Pros Huge bump in processor speed, option for multiple HDD or SSD, choice of dedicated GPU, great connectivity options (USB, FW800, HDMI, Thunderbolt), great form factor and even easier to upgrade components yourself
Cons No option to upgrade GPU on high end Server model. Price a bit high but still in line with previous years pricing.
Summary First, let's get this out of the way--I can see how the absence of an optical disk drive can be an obstacle for some people but some of the reviews I'm reading are speaking like it's the end of the world. People said the same think over a decade ago when Apple was the first to ditch the floppy drive and look how much longer it stuck around. Get over it people, physical media for computing is going the way of the Dodo. It isn't needed to install software any longer and isn't even needed to recover a crashed system using Lion. If you are getting the Mini to serve as a HTPC so that you can watch DVDS, you are wasting a whole lot of money. The point of a HTPC (and/or media server) is to house your media digitally and get rid of those damn disks. And to those of you forsaking the Mini because you'd have to buy and external (a whole $50, maybe less if you go third party route), your loss.
This new Mini is a huge leap forward from previous generations. If now has processing power comparable to Apple's other products and now even has the option for a nice dedicated graphics card. Benchmarks of the Mac Mini Server done using Geekbench have it over 9400--nearing the performance of higher end iMacs and Macbook Pros
Nothing else on the market compares--small footprint, solid aluminum case, beautifully simple.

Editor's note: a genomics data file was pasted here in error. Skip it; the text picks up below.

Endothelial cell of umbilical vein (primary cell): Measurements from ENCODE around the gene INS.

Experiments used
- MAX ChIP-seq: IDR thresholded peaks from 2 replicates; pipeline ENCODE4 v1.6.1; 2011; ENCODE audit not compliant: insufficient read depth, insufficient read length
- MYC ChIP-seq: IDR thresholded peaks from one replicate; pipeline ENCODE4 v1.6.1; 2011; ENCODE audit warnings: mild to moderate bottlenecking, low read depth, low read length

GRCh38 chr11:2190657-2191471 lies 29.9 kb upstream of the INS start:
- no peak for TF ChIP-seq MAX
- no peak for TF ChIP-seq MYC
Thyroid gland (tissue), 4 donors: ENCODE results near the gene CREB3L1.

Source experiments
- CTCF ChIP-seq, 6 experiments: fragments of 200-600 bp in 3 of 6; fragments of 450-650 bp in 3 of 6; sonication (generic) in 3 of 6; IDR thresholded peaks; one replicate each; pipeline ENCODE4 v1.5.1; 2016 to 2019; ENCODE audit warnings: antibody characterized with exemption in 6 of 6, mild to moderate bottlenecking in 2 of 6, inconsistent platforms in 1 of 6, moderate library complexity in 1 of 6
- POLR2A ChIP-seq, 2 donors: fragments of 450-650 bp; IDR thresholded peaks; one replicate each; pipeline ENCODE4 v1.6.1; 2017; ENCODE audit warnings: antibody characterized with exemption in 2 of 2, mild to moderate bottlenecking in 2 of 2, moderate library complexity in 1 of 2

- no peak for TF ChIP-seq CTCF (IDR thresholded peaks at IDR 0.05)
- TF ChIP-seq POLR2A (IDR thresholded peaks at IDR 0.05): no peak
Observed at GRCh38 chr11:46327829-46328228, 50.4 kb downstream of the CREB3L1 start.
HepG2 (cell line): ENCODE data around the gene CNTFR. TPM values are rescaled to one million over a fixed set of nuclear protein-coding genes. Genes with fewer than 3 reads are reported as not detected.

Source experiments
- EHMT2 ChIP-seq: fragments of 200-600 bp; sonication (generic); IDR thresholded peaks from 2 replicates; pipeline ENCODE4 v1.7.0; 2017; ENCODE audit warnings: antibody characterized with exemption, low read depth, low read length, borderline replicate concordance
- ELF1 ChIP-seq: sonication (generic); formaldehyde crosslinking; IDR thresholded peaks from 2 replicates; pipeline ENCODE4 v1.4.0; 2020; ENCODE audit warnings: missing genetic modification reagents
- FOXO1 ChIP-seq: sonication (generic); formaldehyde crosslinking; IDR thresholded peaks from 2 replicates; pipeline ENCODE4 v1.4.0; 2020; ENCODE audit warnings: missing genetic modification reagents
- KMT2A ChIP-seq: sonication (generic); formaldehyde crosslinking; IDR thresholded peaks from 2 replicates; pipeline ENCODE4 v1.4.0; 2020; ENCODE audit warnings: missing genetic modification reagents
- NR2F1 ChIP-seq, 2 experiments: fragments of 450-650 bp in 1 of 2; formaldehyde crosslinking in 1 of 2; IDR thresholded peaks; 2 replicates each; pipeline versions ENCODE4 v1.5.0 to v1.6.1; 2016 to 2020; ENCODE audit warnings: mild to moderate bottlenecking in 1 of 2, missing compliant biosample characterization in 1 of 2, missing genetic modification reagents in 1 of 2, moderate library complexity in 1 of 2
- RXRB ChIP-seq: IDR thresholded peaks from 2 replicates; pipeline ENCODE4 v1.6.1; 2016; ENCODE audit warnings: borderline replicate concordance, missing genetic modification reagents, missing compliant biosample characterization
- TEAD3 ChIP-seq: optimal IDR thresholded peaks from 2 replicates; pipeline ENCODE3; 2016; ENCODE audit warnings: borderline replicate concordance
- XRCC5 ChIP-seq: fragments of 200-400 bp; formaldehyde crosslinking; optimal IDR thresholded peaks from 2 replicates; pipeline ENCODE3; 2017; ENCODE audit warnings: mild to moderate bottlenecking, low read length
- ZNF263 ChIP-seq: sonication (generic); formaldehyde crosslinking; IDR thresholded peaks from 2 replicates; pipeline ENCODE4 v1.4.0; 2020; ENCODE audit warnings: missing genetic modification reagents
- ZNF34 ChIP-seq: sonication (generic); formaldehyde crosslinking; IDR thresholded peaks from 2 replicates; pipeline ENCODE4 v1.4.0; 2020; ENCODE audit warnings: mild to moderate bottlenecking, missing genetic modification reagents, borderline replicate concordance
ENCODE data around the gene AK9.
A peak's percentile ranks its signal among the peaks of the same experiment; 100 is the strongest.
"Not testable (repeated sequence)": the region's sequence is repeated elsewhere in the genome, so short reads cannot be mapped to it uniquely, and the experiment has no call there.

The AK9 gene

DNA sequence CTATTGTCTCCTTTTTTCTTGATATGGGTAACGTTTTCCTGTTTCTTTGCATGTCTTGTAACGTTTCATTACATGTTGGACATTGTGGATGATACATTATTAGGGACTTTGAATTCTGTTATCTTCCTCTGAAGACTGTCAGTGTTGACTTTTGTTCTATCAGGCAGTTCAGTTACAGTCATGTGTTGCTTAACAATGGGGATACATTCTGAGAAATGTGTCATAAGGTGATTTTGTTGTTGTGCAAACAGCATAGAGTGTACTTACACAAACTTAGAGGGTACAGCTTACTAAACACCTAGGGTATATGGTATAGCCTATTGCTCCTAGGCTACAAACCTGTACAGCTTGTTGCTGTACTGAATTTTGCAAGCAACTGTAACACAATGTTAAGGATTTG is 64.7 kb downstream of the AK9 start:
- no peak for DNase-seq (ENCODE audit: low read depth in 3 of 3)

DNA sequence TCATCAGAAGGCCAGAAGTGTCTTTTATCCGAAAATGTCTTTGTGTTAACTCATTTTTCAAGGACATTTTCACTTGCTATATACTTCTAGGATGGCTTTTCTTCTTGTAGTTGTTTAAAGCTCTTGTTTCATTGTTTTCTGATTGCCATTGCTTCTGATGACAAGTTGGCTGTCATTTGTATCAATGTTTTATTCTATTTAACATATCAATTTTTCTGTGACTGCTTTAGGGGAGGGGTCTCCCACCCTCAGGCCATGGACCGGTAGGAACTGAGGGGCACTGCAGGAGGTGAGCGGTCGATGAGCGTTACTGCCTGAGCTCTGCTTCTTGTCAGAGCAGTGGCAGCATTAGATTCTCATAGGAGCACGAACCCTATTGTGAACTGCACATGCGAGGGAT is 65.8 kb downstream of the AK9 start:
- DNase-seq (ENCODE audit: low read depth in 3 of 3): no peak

Great connectivity options--USB, FW800, SDXC card slot, HDMI, and Thunderbolt. I'm aware that there aren't many available peripherals at the moment but most of us own a computer for more than a few months so I'm guessing it'll get some use over the next few years. And it's based on DisplayPort tech so it's backwards compatible and there are tons of DisplayPort compatible peripherals available. And unlike USB, you can daisy-chain with it.
Yes, the price if higher than similar spec'd PC models but so are all Apple products. Apple computers are premium products--terrific design using high end materials and exceptional build quality--so yes, they do command a premium price. Most importantly though, you get access to what many consider to be the primary reason for buying/using a Mac--OS X. That alone is worth the price for me.
Pros Improved graphics, selectable processor upgrades, some of the features of Lion sound useful (Autosave and Verisions).
Cons Ships only with the new operating system, Lion and downgrading to Snow Leopard is not recommended. Lion does not support Java natively (it must be downloaded as an add on and does not work with all plugins). I don't have enough time or energy to list al